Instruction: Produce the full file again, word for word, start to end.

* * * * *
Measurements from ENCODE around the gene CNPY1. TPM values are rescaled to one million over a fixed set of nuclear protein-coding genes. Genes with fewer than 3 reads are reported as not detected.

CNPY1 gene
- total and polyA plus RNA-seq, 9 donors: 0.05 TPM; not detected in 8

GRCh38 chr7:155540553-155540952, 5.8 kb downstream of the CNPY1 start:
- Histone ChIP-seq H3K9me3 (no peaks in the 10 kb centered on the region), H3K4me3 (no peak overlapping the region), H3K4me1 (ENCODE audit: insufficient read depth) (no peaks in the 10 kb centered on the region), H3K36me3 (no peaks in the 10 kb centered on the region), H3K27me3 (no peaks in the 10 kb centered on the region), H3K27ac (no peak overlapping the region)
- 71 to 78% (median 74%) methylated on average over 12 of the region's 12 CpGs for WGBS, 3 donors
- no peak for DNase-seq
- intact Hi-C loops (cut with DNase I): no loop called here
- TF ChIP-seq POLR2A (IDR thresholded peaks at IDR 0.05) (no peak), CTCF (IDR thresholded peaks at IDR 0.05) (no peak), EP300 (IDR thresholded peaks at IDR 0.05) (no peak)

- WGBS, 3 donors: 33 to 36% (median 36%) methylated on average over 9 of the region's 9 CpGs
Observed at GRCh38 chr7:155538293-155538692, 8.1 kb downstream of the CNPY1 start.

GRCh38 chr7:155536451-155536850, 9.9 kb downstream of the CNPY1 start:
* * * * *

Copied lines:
Measurements from ENCODE around the gene CNPY1. TPM values are rescaled to one million over a fixed set of nuclear protein-coding genes. Genes with fewer than 3 reads are reported as not detected.

CNPY1 gene
- total and polyA plus RNA-seq, 9 donors: 0.05 TPM; not detected in 8

GRCh38 chr7:155540553-155540952, 5.8 kb downstream of the CNPY1 start:
- Histone ChIP-seq H3K9me3 (no peaks in the 10 kb centered on the region), H3K4me3 (no peak overlapping the region), H3K4me1 (ENCODE audit: insufficient read depth) (no peaks in the 10 kb centered on the region), H3K36me3 (no peaks in the 10 kb centered on the region), H3K27me3 (no peaks in the 10 kb centered on the region), H3K27ac (no peak overlapping the region)
- 71 to 78% (median 74%) methylated on average over 12 of the region's 12 CpGs for WGBS, 3 donors
- no peak for DNase-seq
- intact Hi-C loops (cut with DNase I): no loop called here
- TF ChIP-seq POLR2A (IDR thresholded peaks at IDR 0.05) (no peak), CTCF (IDR thresholded peaks at IDR 0.05) (no peak), EP300 (IDR thresholded peaks at IDR 0.05) (no peak)

- WGBS, 3 donors: 33 to 36% (median 36%) methylated on average over 9 of the region's 9 CpGs
Observed at GRCh38 chr7:155538293-155538692, 8.1 kb downstream of the CNPY1 start.

GRCh38 chr7:155536451-155536850, 9.9 kb downstream of the CNPY1 start: